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August 18, 2010

Beauty and love are disappearing from our lives

Prof. Dr. Mohamed Elmasry

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In their haste to achieve material progress as their top priority in life, human beings today have reduced the twin values of beauty and love to that of the opposite gender.

Todays rushed and competitive culture screams that it can no longer afford the permanence of beautiful buildings or the love of anything that takes time to nurture the spirit.

So what artifacts will our society leave behind for future generations to marvel at? It seems that all we are doing right now is filling every available three-dimensional space on planet Earth with the biggest and tallest piles of concrete we can build.

Our non-physical spaces are also becoming choked, with billions of criss-crossing e-mail messages, interactive web sites, cell phone conversations and text messaging, television and radio broadcasts.

Most of this invisibly travelling electronic clutter fills up our computer screens and headphones – demanding countless hours of our time every day – but is void of creativity, beauty, or craftsmanship.

How much uncluttered, noise-free space remains in our collective cultural and social fabric to nurture the creation of classics in any medium – music, literature, poetry, film, fine arts, dance, theatre -- that will truly withstand the test of time? Have we doomed our children and our children’s children to an unprecedented poverty of spirit?

Old traces of beauty are safeguarded by museums, displayed behind closed doors far away from the vast majority of people.

It seems that we no longer know even how to love, much less distinguish between loving and liking.

Inevitably, the once-valued currency of true human love has been debased to the single desire for sexual satisfaction, a desire accompanied by only the most superficial, self-centred and very temporary emotions.

To even contemplate spiritual love, or the love of that which is divine, Godly, even mysterious, is beyond the capability of most in our desensitized society.

Only religious mystics understand the rich discipline of this vanishing art.

And it’s no wonder that we have lost contact with the true and deep roots of love. Every day we can turn on the TV and see performers yelling to audiences (real and virtual) full of strangers, “I love you!”

If commercial messages are any indication, our disconnected society finds it much easier to lavish more individual affection on our dogs and cats than on our neighbour’s noisy children, who may in fact be receiving less direct human interaction than most household pets.

These are only a few trends that illustrate how one-dimensional our understanding of love has become, whether it is focused on our spouses, our children, our extended families, our friends, or even our country.

But many of us seem to have no trouble “loving” our jobs; the higher the pay, the more we claim to love them. This is because monetary and material gains have become our chief measuring stick for life-satisfaction.

There is little room left to contemplate the words of a wise man who once said that when one knows God well, one cannot help falling into the embrace of divine love which fills the believer’s entire life.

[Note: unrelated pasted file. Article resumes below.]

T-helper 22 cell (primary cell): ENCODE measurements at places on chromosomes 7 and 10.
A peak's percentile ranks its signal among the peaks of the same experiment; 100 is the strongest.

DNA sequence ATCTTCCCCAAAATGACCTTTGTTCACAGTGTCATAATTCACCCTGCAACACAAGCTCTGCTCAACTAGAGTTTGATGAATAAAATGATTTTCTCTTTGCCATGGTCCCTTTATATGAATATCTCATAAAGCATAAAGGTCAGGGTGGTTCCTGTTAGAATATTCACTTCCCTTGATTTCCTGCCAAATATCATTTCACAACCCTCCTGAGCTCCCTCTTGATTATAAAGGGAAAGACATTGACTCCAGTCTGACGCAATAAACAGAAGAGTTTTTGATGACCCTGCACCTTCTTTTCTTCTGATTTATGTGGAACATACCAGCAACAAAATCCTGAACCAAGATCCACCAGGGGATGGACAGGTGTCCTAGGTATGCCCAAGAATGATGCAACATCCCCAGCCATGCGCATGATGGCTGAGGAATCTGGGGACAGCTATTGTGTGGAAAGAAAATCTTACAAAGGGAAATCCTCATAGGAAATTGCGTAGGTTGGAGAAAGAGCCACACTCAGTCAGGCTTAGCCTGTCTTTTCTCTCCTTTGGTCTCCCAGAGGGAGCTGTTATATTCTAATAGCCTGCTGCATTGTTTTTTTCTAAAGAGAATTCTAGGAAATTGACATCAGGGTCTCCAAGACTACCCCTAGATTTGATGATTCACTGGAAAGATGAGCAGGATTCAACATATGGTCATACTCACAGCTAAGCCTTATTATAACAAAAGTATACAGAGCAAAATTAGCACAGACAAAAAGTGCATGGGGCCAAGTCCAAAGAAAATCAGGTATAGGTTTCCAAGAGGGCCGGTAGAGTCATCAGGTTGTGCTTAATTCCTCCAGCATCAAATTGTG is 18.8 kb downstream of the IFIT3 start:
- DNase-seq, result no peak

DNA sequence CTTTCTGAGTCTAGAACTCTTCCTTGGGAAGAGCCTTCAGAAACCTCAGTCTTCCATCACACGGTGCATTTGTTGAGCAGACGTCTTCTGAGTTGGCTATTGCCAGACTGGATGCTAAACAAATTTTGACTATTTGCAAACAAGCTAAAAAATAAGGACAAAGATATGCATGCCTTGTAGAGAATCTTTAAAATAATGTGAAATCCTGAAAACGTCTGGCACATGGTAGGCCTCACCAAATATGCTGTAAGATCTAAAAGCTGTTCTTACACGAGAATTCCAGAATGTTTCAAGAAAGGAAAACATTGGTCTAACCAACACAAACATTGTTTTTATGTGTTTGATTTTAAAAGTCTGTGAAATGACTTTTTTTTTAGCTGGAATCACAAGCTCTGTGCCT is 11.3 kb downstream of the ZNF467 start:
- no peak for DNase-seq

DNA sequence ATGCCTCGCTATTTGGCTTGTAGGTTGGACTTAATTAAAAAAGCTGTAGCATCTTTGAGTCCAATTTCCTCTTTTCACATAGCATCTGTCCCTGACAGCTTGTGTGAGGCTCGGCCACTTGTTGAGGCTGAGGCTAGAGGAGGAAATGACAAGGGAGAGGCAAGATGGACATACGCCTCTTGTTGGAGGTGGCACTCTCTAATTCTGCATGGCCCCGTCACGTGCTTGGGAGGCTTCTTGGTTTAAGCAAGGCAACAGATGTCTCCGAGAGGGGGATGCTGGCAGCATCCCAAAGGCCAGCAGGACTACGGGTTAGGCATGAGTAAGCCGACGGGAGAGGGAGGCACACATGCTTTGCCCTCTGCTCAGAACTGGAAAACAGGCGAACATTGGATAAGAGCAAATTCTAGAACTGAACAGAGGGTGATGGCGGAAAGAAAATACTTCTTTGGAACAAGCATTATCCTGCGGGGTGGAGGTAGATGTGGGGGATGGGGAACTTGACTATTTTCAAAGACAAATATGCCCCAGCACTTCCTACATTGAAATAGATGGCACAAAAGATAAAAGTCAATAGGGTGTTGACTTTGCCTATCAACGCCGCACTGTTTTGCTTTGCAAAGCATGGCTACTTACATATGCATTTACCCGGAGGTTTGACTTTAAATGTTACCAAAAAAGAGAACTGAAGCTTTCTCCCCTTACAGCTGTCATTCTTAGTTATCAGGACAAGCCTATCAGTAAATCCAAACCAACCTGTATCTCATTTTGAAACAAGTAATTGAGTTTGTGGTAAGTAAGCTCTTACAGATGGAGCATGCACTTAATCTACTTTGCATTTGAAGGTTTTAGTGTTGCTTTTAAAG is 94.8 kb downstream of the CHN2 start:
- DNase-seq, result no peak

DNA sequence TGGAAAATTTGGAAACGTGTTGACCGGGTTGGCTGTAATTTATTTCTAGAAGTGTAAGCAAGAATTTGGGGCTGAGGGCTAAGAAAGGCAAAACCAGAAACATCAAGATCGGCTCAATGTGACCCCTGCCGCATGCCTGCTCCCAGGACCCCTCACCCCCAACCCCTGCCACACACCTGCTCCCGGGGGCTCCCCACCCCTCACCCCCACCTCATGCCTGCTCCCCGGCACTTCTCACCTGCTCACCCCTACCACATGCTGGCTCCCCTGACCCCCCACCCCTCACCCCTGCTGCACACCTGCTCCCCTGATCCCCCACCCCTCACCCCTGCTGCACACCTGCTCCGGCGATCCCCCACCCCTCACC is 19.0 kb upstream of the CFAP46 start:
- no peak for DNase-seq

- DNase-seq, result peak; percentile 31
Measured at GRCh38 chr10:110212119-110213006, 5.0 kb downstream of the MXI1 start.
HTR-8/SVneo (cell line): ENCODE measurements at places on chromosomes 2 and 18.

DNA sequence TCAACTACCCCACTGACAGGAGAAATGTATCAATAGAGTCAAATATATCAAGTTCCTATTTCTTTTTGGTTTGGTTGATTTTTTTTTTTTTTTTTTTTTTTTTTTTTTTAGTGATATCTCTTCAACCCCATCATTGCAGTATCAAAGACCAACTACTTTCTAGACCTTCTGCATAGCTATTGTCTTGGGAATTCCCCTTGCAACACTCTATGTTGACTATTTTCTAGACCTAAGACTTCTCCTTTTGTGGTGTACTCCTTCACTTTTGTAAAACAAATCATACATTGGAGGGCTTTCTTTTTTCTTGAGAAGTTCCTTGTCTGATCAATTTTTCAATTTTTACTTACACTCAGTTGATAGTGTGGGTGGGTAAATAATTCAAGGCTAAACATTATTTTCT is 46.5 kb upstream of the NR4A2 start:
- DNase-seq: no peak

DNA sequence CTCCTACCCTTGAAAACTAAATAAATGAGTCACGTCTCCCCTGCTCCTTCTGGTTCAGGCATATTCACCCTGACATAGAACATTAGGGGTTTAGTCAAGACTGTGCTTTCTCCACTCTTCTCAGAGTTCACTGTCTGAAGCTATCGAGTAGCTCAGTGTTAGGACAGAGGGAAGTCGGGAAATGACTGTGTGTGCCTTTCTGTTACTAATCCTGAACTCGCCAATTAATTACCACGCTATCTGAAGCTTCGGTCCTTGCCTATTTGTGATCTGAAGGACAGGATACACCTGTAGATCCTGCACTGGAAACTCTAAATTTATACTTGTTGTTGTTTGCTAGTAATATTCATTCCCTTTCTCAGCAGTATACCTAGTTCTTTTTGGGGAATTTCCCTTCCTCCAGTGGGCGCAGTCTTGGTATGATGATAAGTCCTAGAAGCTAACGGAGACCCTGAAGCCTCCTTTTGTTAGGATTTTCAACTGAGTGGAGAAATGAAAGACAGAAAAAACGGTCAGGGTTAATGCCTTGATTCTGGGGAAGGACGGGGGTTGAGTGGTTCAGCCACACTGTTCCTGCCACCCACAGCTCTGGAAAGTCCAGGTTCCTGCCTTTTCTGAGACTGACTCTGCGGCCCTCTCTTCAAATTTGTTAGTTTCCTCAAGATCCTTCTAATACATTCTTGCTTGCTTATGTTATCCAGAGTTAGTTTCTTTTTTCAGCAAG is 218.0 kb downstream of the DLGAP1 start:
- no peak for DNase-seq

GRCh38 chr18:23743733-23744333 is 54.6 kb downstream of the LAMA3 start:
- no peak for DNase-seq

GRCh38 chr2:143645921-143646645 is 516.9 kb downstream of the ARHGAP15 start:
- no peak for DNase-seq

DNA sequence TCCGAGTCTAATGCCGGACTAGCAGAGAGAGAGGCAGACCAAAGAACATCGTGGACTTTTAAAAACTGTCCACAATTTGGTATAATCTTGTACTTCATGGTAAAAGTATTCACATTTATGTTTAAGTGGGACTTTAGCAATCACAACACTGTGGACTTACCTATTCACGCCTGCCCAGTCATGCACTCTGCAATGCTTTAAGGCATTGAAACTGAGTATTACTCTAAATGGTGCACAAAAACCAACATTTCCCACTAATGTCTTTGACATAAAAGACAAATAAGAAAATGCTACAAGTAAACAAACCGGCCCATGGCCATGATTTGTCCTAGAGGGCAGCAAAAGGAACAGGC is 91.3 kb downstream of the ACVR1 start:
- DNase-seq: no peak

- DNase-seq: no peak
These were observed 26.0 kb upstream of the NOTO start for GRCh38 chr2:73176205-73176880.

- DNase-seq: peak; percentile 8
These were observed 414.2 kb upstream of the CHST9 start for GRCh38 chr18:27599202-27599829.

Our love for sports has been exploited by the phenomenon of ultra-commercialized competition.

In Japan, individual Sumo wrestlers are fed far beyond the needs of several normal human beings and inevitably die of obesity-related ailments at a young age.

In countries like Spain and Portugal, bulls provoked to aggression by humans in the arena and left bleeding to death for the pleasure of cheering crowds, who “love” such brutal entertainment.

At the Olympics young athletes under intense pressure to win at all costs, drug themselves to excel.

In Canada, hockey players seem to do more on-ice fighting than playing and sometimes the final score is death. And in another dubious “sport,” women wrestle one another in a muddy arena with little point to the exercise but the grossness of it all.

It is sad, but true. You can travel to any so-called modern city in the world today and see ugliness everywhere. The urban landscape may be efficient, compact and convenient, but up close it is also crowded and ugly. No wonder sales of anti-depressant drugs are on the rise.

By choice we are living in expensive prisons devoid of beauty and love. We have become underdeveloped humans and do not even know it; worse, we do not care. We have lost – in fact, thrown away -- the holistic view of life.

Stores may sell numerous beauty products today, but where could you ever buy the Beauty of the Divine? We have all but lost our human spiritual receptors to appreciate Divine beauty.

At home and school our children are rarely exposed to the essential twin values of beauty and love. In Western culture, it is acceptable to hug and kiss between opposite sexes, but not openly between those of the same sex. Unfortunately, hugging and kissing young children (other than one’s own) is looked upon with suspicion.

And don’t look to our universities for any better news. The classical philosophies and ethics upon which higher learning was once built have been discarded in favor of a mission to teach only those skills needed to be financially successful in the globalized workplace. There is no curriculum time available for nourishing the unrecognized hunger for beauty and love in young minds.

If we continue to discard the values of love and beauty in our society, we all lose.

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On July 7, 2024 in Toronto, Canada, Dimitri Lascaris delivered a speech on the right to resist oppression.

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